Thursday, February 4, 2010
"Can I have my (cup)cake and eat it too? Is it realistic to make work for both the general public and the gallery-going public?"
In January, I began co-teaching a class at Purchase College called Art and the Environment. An outgrowth of the campus theme from the previous year (Environment is Everything), it is a collaboration with Environmental Studies professor, Ryan Taylor. The majority of the students are from Environmental Studies, which makes me feel especially cautious about which version of art history is presented. There are so many versions; where does one begin telling the story of art?
We're covering a lot of ground, so it's impossible to highlight everything. Cherry-picking artists and theorists is daunting because I don't want to misrepresent the discipline. At the same time, though, it's liberating. For example, the students were assigned a reading from Anthony Julius' Transgressions: The Offences of Art (2002, Chicago: University of Chicago Press) to contextualize environmental artist-activists. Why is it, I wonder, that none of my former art history studio professors devoted a chunk of time to discussing artists as troublemakers (that I can recall, at least)? I know that I am not alone in my impulse to cross the line. I know that I fit into a tradition of artists who test, break and rewrite the rules. It would be easy to just imply the transgressive nature of art, but pausing to acknowledge it is different. It is part of making the choice about the story being told.
Because the class is for academic credit, writing is a key component, with students writing critical analyses of works of art. Contextualizing this process is Sylvan Barnet's A Short Guide to Writing About Art (2008, Upper Saddle River, NJ: Pearson). Having worked in arts publishing and having written my fair share of art history essays (the last one was worth a whopping 100 per cent of my grade), I didn't expect any big surprises from the book. However, I did run across something that shocked me: in describing the process of 'reception theory', Barnet explains that the uniqueness of the viewer's response to a work of art has really only been valued for a few years more than I've been alive. When I think of all the insights contributed by our students, it's hard to believe that individual responses were not always of interest.
I've been thinking about viewer response lately, because I'm considering applying to a summer arts festival at the end of the month. The reason is that I'm craving conversations with the general public. Will my new work shock them? Bore them? Offend them? Make them laugh? I want my work to affect the general public and make them more aware of the implications of gender socialization, but I also want my work to have a place in the contemporary art world. Can I have my (cup)cake and eat it too? Is it realistic to make work for both the general public and the gallery-going public? That brings me to another reading I want to discuss.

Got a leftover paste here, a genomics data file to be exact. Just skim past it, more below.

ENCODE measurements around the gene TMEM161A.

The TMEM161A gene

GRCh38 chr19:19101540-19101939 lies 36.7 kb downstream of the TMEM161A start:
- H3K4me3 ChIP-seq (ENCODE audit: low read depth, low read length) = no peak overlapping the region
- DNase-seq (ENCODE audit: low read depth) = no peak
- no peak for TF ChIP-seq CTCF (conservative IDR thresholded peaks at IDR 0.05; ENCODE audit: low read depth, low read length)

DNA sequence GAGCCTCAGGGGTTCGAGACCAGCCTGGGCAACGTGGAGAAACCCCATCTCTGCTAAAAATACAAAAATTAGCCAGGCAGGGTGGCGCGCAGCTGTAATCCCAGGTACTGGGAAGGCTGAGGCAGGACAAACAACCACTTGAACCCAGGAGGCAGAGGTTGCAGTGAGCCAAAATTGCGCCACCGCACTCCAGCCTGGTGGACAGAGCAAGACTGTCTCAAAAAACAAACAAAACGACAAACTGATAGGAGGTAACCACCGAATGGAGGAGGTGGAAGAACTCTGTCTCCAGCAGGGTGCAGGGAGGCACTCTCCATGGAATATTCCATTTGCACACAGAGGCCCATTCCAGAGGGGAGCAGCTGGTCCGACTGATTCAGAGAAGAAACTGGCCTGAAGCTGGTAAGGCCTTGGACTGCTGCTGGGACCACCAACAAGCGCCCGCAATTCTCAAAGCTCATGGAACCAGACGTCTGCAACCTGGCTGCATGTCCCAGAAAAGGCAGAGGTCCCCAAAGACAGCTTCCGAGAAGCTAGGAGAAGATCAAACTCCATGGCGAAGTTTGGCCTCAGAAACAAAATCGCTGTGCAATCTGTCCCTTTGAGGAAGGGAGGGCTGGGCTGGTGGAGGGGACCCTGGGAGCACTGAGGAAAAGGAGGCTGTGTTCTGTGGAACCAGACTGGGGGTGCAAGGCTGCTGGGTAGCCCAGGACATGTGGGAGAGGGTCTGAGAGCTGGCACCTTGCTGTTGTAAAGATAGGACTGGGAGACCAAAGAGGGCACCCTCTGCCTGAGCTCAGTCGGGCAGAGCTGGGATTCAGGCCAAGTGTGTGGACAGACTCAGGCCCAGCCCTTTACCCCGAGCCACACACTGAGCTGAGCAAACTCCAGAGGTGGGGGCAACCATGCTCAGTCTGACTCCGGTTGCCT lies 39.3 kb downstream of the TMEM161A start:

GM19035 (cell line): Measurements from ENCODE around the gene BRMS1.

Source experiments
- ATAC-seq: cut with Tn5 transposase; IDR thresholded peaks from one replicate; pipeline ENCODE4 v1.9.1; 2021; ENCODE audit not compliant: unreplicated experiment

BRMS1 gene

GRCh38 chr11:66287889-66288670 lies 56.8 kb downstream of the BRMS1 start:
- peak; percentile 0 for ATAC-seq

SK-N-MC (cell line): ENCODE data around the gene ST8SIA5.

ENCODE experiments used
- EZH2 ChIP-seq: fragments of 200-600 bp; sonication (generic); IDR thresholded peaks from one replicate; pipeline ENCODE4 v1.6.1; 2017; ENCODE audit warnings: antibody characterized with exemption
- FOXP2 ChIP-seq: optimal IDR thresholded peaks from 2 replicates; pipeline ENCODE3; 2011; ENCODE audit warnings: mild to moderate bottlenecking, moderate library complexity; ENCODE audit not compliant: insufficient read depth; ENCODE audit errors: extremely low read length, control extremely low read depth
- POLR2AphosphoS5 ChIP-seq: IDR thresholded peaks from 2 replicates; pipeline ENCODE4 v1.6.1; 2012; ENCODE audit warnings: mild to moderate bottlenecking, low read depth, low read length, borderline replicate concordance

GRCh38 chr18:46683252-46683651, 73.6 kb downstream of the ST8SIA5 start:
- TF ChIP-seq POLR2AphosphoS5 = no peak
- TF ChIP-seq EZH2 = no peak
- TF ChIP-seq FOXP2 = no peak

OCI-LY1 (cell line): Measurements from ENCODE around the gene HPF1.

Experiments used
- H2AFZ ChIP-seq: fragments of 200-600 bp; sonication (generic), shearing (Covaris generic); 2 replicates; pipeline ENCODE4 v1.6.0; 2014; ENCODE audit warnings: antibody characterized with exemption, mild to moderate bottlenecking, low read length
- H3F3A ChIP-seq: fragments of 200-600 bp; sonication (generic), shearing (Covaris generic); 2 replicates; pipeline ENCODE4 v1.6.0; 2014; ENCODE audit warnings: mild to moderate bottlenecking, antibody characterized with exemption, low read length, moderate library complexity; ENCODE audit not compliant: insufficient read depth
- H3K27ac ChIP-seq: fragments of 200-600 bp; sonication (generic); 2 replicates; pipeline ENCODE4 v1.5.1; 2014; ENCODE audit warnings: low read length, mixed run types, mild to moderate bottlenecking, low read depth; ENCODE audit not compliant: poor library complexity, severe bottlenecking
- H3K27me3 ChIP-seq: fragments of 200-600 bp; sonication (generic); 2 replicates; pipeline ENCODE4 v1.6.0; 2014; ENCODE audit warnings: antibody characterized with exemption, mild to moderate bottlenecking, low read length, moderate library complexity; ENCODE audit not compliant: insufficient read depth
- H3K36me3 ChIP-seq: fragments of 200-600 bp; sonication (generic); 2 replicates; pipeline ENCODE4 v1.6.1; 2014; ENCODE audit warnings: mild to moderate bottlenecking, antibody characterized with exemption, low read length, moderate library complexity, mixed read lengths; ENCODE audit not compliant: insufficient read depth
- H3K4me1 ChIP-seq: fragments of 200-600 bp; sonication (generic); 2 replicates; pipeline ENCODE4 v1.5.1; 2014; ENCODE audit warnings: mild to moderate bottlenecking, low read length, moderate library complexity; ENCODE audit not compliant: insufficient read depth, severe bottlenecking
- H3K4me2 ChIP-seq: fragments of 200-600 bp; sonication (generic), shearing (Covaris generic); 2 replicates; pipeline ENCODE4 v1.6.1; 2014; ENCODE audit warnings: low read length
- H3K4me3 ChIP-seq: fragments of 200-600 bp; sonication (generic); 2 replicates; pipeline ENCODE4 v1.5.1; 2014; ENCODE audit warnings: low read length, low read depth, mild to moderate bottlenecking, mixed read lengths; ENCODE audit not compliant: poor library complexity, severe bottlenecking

The students read a fascinating article about how people view artwork (C. F. Nodine, P. J. Locher, E. A. Krupinski. "The Role of Formal Art Training on Perception and Aesthetic Judgment of Art Compositions." LEONARDO vol. 26, no. 3, 1993: 219-227). It describes a study that revealed significant differences in visual perception and aesthetic appreciation of paintings, depending on the viewer's knowledge about art. Learning that viewers untrained in art history "spent significantly more time looking at central and foreground figures" (p. 226) made me think about how effective works could be that catered to that tendency. Coincidentally, the work that Professor Taylor selected for the class to examine in person showed a hummingbird--front AND center--in the palm of a hand with a neutral, non-distracting background, made by Purchase alumna, Sara Breznen. If artists were informed about the science of art viewing, would they (or should they) tailor their work accordingly? Which group would/should they choose--the group trained in art or the group not trained in art? Who would I choose?
Another article made me aware of the presumptions I make about the way viewers view. About a year and a half ago, I began making a series of sculptures in which an abstracted cocoon is represented at three points in time. I positioned the earliest/youngest cocoon on the left and the latest/oldest on the right, assuming that people would read them as they would Western language, from left to right. I was forced to rethink this assumption because of another class reading (Roger Cushing Aikin. "Paintings of Manifest Destiny: Mapping the Nation" American Art Fall 2000, 78-89). I know, it seems like a stretch to draw connections between an article on 19th Century landscapes and my own contemporary feminist sculpture, but as my undergraduate studies in a combined studio/art history program (Sheridan College and University of Toronto) taught me, the unlikeliest links can be forged between the disciplines. I digress... Aikin suggests that right-to-left movement in landscapes symbolized the nationalist concept of Manifest Destiny by literally moving towards the West. He raises the issue of whether viewers read paintings in the same way that they read maps or language, which I sincerely hadn't questioned (at least in relation to language; being severely directionally challenged, I don't give a lot of thought to maps).
I want to skip back to Nodine et al. Their scientific study of tracing patterns of eye movement served as a reminder of the interconnectivity of art and science. We could have named the course 'Environmental Art' but instead we called it 'Art and the Environment'. They inform one another, not unlike artist and viewer or teacher and student.